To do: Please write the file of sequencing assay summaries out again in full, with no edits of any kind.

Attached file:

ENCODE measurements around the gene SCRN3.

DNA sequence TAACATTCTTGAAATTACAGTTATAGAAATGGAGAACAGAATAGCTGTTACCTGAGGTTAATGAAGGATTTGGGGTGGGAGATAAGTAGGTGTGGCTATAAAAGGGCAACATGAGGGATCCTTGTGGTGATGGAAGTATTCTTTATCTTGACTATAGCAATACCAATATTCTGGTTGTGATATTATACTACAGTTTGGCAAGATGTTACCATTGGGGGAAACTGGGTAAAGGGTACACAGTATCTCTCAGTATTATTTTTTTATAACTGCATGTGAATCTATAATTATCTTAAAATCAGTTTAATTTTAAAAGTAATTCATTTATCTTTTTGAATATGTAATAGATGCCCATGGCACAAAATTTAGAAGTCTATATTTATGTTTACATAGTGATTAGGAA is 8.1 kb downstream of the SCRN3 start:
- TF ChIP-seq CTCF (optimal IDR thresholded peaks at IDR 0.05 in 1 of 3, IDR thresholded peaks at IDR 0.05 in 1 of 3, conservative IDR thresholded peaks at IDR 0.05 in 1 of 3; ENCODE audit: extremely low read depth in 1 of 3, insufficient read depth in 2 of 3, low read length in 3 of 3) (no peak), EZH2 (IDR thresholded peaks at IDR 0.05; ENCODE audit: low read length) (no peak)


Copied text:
ENCODE measurements around the gene SCRN3.

DNA sequence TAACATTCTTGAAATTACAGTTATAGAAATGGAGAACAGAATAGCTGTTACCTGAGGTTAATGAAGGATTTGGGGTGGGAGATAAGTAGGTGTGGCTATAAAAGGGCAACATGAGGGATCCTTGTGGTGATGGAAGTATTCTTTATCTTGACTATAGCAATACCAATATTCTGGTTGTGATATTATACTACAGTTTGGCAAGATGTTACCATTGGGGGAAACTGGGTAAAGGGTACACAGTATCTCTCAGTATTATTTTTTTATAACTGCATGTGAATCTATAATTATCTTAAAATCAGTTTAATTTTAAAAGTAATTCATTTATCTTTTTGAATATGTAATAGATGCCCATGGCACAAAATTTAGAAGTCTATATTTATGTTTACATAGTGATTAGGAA is 8.1 kb downstream of the SCRN3 start:
- TF ChIP-seq CTCF (optimal IDR thresholded peaks at IDR 0.05 in 1 of 3, IDR thresholded peaks at IDR 0.05 in 1 of 3, conservative IDR thresholded peaks at IDR 0.05 in 1 of 3; ENCODE audit: extremely low read depth in 1 of 3, insufficient read depth in 2 of 3, low read length in 3 of 3) (no peak), EZH2 (IDR thresholded peaks at IDR 0.05; ENCODE audit: low read length) (no peak)